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(Ellington, 1994); Outline of the SELEX process.

So how does this apply to the origin of the first RNA polymerase? It just so happens that Bartel and Szostak (1993) used in vitro selection to produce a ribozyme (a catalytic RNA molecule). This ribozyme was a ligase, that is it catalyzed the formation of a phosphodiester bond between two RNA molecules that are aligned on a template.

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(Bartel and Szostak, 1993); Methodology of the selection used to generate a ribozyme ligase.

While the ribozyme created was not autocatalytic, the experiment had implications on the origin of self-replicating RNA and life in general, which were discussed in the paper:

The ribozymes that we have isolated from a pool of random sequences catalyze a chemical transformation similar to that catalyzed by polymerases. Their abundance in the random-sequence pool is therefore relevant to the hypothesis that life began with an RNA replicase that originated from prebiotically synthesized random-sequence RNA. We detected about 65 sequences (Fig. 8, pools 3 and 4) capable of carrying out a particular ligation reaction in a pool of more than $10^{15}$ initial sequences, or a frequency of occurrence of one in about $2*10^{13}$ sequences.


Presumably, sequences capable of acting as efficient template-directed RNA polymerases are more rare than this, and sequences capable of acting as an RNA replicase are even more rare. Evidently, catalysts of moderate activity could arise spontaneously from relatively small quantities of RNA (and perhaps related polynucleotides); however, a catalyst with the activity, accuracy, and dual functionality (enzyme and template) of an RNA replicase would be so rare that it could only arise spontaneously and in a single step from a truly enormous amount of RNA. The problem is compounded because two such sequences would be required for autocatalytic replication to begin, one to act as the polymerase and a second to act as the template. Therefore, an RNA replicase could only have arisen from primordial sequence pools that were not truly random. Joyce and Orgel anticipate this difficulty and propose that nonenzymatic, template-copying reactions may have had a dual role in generating primordial sequence pools that are more likely to give rise to a replicase (21). The initial pool may have been biased in favor of local secondary structure by a mechanism involving intermittent use of intramolecular sequence as the template. In addition, some sort of nonenzymatic catalysis was probably necessary for the initial copying of the replicase sequence to generate a molecule that could be used as a template, the copying of which by the replicase would generate more replicase molecules, thus initiating the autocatalytic explosion of life.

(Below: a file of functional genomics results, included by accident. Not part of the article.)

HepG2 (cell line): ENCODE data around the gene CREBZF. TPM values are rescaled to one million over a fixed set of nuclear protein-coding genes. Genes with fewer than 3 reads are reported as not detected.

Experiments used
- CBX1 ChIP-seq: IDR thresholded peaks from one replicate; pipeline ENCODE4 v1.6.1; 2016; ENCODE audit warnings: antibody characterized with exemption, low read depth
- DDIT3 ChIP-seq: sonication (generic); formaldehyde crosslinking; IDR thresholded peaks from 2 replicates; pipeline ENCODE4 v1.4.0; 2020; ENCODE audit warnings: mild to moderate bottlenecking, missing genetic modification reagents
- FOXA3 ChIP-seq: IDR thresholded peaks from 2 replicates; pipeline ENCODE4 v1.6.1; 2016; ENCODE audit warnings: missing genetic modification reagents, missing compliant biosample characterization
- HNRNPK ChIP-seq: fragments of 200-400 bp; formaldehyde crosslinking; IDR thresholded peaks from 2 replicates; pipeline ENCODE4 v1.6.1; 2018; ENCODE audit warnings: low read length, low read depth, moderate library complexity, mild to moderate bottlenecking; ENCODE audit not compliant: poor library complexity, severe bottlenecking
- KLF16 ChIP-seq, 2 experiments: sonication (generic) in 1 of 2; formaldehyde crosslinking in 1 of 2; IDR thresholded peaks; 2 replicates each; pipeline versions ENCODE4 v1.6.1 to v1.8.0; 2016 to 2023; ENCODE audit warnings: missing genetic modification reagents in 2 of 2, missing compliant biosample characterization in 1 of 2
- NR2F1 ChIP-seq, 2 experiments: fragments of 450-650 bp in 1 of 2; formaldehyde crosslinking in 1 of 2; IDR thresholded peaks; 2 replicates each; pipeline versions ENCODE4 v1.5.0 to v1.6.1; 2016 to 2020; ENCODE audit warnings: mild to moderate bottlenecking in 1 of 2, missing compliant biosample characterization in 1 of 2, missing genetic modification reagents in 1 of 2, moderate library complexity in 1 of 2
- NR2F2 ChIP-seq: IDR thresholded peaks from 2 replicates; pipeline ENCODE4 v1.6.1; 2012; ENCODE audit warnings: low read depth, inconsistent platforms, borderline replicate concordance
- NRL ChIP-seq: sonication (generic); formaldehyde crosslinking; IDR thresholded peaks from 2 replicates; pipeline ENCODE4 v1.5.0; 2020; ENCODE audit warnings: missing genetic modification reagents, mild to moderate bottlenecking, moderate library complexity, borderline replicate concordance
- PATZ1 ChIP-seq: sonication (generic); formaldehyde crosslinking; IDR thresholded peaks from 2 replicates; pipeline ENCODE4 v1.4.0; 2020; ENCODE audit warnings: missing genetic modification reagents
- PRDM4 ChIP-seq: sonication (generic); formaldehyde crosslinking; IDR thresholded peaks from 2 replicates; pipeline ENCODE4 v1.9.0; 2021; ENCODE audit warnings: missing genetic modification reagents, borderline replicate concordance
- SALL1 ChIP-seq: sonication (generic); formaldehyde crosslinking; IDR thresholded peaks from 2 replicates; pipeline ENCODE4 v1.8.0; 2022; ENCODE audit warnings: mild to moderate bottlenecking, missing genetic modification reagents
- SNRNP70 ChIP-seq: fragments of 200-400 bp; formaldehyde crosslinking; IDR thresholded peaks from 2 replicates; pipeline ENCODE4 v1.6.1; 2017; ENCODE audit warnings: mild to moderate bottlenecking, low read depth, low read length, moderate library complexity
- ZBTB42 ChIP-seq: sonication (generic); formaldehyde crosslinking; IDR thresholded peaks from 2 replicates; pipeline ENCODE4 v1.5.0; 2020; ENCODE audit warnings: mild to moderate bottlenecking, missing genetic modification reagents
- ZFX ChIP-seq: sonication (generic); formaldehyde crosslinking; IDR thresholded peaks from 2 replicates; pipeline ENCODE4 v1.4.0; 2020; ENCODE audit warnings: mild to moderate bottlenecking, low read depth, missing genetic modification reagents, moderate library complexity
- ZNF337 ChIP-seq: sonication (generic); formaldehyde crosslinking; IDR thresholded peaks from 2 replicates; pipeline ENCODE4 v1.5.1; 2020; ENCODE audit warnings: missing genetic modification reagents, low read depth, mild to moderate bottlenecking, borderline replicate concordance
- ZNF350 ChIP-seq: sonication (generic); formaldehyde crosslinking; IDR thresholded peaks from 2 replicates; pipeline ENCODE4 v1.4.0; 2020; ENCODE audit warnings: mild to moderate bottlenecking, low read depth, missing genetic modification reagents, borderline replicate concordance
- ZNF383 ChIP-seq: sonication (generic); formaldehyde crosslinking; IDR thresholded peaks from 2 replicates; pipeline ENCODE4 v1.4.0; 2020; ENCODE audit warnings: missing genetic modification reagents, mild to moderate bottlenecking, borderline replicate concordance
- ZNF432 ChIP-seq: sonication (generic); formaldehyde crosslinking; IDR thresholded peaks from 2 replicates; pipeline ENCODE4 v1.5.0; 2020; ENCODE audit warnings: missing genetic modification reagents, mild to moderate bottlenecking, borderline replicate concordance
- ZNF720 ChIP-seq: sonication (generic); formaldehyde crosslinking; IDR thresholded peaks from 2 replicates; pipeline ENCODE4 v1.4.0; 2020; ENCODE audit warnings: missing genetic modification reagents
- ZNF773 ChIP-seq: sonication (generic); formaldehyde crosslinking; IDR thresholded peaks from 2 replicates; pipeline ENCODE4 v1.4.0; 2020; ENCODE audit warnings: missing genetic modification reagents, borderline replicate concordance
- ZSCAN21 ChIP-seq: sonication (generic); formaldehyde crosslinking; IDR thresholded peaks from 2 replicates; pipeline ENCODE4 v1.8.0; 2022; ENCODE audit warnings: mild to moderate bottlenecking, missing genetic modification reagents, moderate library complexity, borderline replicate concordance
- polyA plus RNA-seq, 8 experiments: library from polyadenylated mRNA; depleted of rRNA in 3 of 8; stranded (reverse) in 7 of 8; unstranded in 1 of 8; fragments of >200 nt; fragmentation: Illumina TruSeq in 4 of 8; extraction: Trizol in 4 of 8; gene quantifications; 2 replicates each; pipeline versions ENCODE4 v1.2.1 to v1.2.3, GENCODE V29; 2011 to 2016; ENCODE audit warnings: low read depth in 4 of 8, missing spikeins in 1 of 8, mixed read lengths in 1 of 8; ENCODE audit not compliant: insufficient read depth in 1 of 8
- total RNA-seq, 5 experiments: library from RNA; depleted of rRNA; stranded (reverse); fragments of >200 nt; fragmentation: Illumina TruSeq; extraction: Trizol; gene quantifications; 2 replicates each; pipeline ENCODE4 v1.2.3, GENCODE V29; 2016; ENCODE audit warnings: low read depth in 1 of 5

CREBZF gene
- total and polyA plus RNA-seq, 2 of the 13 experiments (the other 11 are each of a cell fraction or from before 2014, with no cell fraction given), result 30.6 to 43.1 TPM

The ribozymes that we have selected provide a new starting point for the evolution or design of RNAs with RNA polymerase and replicase activity. A series of issues including sequence-independent primer-template binding, the use of mononucleotide triphosphates as substrates, fidelity, and product-template dissociation now need to be addressed before an RNA replicase activity, an activity that has probably been extinct for over 3 billion years, can be fully resuscitated.